France eclipsed by Turkey in Libya, and has failed to own its mess – columnist

French President Emmanuel Macron has not only been eclipsed by Turkey in Libya, but has also neglected to acknowledge France’s culpability in the North African country’s civil war as he continues to point fingers at Ankara, columnist Bobby Ghosh wrote for Bloomberg on Friday. 

Ghosh said that a barb by Hami Aksoy, Turkey’s Foreign Ministry spokesman, that Macron had had an “eclipse of the mind” over France’s failure to acknowledge its intervention in the conflict was “on the nose”.

“Macron’s pronouncements on Libya have devolved from hyperbole and hypocrisy to something approaching hysteria. Having backed a suspected war criminal against a United Nations-recognised government in Tripoli, Macron now accuses Turkey of ‘playing a dangerous game’ in Libya,” Ghosh said, referring to General Khalifa Haftar’s fight against the internationally-recognised Government of National Accord (GNA).

“And having lost any leverage France might have had in the civil war, (Macron) avers that he ‘will not tolerate’ the Turkish interference.”

Turkey has backed the Tripoli-based GNA in its fight against eastern-based forces allied to Haftar’s self-styled Libyan National Army (LNA), which is supported by Russia, Egypt and France, among others.

Haftar launched an offensive in April last year to try to capture Tripoli from the Ankara-backed GNA, led by Prime Minister Fayez al-Sarraj, but his forces were forced to retreat from much of western Libya in recent weeks after Turkey stepped up its military support.

Ghosh said Macron could have blamed his predecessor, Francois Hollande, for involving France in the civil war, but has declined to do so.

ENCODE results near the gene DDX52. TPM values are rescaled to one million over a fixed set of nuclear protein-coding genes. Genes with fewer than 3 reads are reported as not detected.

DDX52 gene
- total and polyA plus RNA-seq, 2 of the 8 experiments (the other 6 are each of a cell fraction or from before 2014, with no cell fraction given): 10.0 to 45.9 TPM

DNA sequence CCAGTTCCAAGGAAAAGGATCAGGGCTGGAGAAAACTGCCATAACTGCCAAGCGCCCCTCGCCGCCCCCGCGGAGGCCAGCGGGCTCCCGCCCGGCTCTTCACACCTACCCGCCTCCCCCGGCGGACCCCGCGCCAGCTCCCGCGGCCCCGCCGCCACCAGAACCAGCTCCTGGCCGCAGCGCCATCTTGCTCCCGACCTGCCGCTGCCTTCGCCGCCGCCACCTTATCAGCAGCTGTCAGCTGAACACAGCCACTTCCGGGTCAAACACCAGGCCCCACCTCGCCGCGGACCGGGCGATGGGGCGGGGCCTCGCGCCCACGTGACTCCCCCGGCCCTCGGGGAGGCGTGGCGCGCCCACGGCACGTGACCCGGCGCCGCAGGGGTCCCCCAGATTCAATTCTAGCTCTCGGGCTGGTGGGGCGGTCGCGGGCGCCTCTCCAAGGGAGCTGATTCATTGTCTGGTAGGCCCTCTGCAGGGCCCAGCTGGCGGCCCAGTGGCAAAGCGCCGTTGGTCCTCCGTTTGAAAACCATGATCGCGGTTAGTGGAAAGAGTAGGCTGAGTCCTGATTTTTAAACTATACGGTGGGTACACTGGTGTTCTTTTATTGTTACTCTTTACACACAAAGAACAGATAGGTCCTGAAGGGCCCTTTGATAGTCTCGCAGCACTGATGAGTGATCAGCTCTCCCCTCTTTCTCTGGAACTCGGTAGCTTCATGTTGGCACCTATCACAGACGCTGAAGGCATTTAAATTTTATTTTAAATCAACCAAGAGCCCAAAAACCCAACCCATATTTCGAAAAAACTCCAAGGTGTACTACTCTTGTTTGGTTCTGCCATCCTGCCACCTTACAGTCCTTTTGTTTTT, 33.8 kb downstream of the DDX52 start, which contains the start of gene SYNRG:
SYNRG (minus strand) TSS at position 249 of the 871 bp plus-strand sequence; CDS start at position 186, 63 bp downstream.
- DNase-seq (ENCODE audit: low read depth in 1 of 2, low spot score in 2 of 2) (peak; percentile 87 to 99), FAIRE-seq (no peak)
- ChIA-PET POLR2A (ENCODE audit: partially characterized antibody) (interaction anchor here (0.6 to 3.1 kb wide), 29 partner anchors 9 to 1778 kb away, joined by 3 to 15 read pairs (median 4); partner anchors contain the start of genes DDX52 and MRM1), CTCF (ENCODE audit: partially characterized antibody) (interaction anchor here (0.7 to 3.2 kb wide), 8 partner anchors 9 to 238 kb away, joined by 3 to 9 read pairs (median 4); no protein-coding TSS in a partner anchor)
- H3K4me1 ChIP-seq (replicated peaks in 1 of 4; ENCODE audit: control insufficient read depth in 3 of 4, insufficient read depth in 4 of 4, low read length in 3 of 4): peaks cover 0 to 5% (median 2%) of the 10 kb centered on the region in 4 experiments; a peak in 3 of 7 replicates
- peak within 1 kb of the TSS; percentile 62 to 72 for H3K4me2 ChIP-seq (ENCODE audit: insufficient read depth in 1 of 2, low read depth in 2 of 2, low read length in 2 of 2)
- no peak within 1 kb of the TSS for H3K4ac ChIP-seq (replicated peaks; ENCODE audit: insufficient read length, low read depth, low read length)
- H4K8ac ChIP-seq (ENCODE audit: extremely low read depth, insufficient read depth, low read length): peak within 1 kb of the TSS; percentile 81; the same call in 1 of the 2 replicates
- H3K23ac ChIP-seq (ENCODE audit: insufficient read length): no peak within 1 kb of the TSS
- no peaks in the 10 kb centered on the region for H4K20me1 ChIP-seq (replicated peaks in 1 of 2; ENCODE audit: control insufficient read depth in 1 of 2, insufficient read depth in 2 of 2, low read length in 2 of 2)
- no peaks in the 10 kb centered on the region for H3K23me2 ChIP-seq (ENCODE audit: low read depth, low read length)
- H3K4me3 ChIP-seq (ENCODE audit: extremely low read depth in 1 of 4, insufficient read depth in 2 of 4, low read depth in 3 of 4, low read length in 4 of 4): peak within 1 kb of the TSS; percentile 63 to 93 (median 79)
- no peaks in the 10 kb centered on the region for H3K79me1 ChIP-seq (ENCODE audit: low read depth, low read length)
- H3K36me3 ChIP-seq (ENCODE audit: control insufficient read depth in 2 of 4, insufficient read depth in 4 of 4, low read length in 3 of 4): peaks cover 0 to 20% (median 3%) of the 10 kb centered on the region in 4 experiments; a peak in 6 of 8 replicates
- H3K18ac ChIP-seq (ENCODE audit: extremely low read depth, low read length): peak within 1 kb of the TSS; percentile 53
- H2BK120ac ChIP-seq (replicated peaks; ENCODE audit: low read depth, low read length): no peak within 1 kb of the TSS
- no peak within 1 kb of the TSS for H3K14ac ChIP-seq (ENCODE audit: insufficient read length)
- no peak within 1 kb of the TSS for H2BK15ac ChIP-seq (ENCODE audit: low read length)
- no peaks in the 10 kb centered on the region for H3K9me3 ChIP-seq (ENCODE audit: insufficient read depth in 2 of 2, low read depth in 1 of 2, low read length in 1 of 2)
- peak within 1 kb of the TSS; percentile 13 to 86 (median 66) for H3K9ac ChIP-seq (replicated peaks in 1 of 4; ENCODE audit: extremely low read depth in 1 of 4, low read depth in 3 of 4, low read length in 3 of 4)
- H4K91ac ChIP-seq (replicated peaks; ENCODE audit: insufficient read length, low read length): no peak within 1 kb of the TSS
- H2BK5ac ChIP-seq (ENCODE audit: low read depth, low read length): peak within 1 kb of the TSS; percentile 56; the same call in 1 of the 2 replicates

The death of three French soldiers in a July 2016 helicopter crash in Libya brought Hollande’s intervention to the world’s attention, while Hollande’s Defence Minister Jean-Yves Le Drian mischaracterised Haftar as a partner in the fight against “Salafi-Jihadi terrorism” in the region when there are Islamist extremists on both sides of the civil war. French anti-tank missiles also later turned up at one of Haftar’s bases, Ghosh said.

While Macron has helped to legitimise Haftar in the eyes of some, the rebel general has treated his French patrons with disdain, Ghosh argued. In the meantime, Turkish President Recep Tayyip Erdoğan’s increased military intervention has decisively forced Haftar into retreat, and Turkey’s footprint in the country is only likely to grow. 

Ghosh also said that the discovery of mass graves in territory liberated from the rebels suggests that France’s champion was presiding over industrial-scale atrocities.

“It does not take Macronian cynicism to see his rhetorical bluster toward Turkey as a desperate effort to distract attention from French culpability,” he said. 

Meanwhile, the fallout between the two countries continued to intensify this week.

"France is attempting to divide Libya. It wants to go back to old colonial times," Al Jazeera reported Turkish Foreign Minister Mevlüt Çavuşoğlu as saying on Wednesday. 

France on Wednesday demanded a discussion within the European Union on its relationship with Turkey, which officially remains a candidate to join the bloc despite a stalled membership process.

"France considers it essential that the European Union very quickly opens a comprehensive discussion, without taboos and naivety, on the prospects for its future relationship with Ankara," Foreign Minister Jean-Yves Le Drian told the French lawmakers.

"Clarifications are needed on the role that Turkey plans to play in Libya,” he added.